As evening approached, I realised I wanted to go. These kids miss their friends during the long summer vacations and if anyone was taking the initiative to help them meet up, it was fair to attend .
And so we trudged to Gurgaon’s Rajiv Gandhi Renewable Energy Park, set in a green belt known as Leisure Valley and better known for its eatery Roots Cafe that serves a sumptuous veggie fare. Despite the heat, which gave way to a violent dust storm, which turned into a squall and finally ended in a bit if welcome pitter patter, there were a few hundred families all gathered to enjoy the open space and exercise, from a variety of backgrounds. In half an hour, we saw our kids make new friends cutting across the usual social barriers of class and income. We saw families spending quality time, parents and children discovering new challenges and overcoming them together on the various play equipment. Clean air, healthy lifestyle, the experience of a vibrant public space, unfortunately, elements often absent from the lives of our privileged protected kids! If anyone needed proof about why green open public spaces are a city’s best asset, here it is!

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What kids love most about summer vacations is the unstructured time and absence of pressure! May 7, 2012

As the heat rises and vacations begin for the kids, I am taken back to the memories of how we spent summer vacations as children. In Mumbai, were we lived from ’81 to ’87, we had cousins from Goa visit us during summer and we traveled there at times as well. I was among the youngest in that group and I got teased incessantly. We played a lot of make believe games, full of role play and imagination. We played carrom, ludo, snakes and ladders and a host of indoor games. With my parents, whenever I could catch them (usually during travels), I played Scrabble and card games like Rummy, which my dad loved!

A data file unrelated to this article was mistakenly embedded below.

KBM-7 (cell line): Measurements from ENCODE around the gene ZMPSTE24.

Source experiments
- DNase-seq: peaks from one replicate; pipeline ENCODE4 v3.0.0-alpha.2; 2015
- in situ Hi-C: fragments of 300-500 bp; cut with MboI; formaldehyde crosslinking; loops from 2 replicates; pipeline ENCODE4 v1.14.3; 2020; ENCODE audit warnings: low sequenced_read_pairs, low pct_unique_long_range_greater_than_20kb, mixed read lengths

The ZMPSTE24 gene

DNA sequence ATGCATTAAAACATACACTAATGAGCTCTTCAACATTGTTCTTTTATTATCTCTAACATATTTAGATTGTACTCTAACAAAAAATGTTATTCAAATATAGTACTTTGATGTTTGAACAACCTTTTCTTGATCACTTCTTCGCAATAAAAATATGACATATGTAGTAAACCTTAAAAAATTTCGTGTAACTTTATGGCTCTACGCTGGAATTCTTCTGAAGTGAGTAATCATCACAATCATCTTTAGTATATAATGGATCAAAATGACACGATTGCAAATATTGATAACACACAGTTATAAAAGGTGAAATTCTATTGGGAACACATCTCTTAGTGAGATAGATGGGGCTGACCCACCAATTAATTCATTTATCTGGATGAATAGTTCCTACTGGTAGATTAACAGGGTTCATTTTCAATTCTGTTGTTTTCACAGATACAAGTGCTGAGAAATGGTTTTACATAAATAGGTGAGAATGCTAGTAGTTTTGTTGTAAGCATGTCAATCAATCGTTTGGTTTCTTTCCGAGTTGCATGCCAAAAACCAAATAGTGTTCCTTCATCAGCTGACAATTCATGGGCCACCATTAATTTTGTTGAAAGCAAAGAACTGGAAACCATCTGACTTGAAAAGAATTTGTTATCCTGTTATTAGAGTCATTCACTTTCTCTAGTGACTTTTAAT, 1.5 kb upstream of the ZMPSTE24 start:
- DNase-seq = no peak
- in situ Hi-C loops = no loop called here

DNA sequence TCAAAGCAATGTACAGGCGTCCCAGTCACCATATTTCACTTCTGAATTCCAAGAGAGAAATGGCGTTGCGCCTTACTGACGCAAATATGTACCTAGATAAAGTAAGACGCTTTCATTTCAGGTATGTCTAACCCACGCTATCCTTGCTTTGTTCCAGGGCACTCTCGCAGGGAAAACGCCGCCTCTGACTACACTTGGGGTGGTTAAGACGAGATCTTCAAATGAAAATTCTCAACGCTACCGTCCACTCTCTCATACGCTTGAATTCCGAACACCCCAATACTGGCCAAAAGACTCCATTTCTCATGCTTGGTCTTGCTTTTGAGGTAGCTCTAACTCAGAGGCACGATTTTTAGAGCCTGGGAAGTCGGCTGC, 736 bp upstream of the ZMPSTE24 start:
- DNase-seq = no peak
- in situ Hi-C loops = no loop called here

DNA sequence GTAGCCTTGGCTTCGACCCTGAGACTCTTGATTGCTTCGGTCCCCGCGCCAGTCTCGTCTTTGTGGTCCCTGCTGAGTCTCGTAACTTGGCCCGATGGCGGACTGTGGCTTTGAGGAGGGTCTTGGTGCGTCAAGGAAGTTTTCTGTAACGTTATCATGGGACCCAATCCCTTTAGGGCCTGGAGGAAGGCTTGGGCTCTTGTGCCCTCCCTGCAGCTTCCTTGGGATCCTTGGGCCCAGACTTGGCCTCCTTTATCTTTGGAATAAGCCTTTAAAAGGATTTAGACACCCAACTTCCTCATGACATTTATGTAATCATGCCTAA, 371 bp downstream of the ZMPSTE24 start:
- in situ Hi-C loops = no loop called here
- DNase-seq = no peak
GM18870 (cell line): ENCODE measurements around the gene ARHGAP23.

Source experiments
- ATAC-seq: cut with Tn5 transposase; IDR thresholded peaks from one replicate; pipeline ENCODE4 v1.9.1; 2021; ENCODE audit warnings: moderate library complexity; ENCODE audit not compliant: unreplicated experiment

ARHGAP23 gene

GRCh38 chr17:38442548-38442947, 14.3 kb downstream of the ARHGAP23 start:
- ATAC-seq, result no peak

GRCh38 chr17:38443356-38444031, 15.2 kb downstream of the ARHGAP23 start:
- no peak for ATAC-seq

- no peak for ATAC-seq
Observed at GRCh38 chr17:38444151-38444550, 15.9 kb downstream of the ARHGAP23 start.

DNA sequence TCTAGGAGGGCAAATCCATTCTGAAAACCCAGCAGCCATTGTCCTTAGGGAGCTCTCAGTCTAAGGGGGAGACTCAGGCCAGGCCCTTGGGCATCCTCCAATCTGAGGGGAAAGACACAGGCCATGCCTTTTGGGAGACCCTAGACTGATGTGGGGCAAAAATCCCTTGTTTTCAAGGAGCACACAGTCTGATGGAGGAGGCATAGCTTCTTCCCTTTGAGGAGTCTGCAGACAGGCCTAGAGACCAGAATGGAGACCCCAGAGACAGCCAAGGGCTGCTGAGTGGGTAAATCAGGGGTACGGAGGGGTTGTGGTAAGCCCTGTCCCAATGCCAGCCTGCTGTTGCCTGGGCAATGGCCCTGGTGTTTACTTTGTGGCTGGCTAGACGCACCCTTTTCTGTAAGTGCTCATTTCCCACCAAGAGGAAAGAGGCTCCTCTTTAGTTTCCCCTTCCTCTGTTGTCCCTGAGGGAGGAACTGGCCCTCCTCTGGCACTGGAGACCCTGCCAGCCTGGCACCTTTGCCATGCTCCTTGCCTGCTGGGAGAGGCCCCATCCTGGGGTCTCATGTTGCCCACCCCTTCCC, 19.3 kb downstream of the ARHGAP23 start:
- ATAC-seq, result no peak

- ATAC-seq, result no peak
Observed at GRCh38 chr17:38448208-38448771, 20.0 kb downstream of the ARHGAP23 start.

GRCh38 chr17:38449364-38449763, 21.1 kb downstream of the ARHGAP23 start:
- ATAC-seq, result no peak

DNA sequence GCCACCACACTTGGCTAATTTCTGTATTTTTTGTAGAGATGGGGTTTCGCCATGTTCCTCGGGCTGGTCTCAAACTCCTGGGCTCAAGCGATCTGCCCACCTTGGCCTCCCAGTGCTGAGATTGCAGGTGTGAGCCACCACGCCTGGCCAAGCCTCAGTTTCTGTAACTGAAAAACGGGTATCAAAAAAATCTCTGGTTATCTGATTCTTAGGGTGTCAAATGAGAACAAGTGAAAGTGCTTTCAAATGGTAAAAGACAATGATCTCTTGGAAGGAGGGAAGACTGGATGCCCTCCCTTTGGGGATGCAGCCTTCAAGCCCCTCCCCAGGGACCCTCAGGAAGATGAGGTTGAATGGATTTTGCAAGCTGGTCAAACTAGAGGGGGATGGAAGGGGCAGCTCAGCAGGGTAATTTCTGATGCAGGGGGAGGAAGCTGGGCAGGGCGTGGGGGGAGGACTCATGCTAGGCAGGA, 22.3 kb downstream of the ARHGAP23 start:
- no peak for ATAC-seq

Wherever we were, home or in Goa or Bangalore (where my maternal grandparents lived), we were usually homebound. Days went by in a routine of breakfast, lunch and dinner interspersed with games, gossip, snoozes and snacks. Occasional treats like outings to the beach or museum did happen, but they were…well, occasional. We didn’t think of complaining. We were fine with the pace of our lives. Of course, we also said “I’m bored” 50 times a day like kids do now, but we were happy to be handed over another book to re-read, or another board game. Many a time, we were just asked to shut up and take ourselves away! And we did!

Later, in Lucknow, we had a teenage gang and hung out together doing stuff as varied as 100-piece jigsaw puzzles, endless card games, watching VCRs, talking and even reading together!

What made my childhood and especially the summer vacations a joy was the unstructured time we spent with our friends. Schooldays signified the shackles of a time-bound regime and holidays meant we could live in our alternate world till a parent or house help dragged us away for lunch or dinner!

Despite the plans I am making for my kids’ vacations, I know in this, the world has not changed. Udai and Aadyaa truly prefer the company of their friends over any class or scheduled activity. It is our failing as parents that we are unable to create safe, supervised space and time for this to happen all through the summer. We need to resort to some structured activities to tide us through! Hopefully, I will be able to negotiate a balance so they can enjoy both!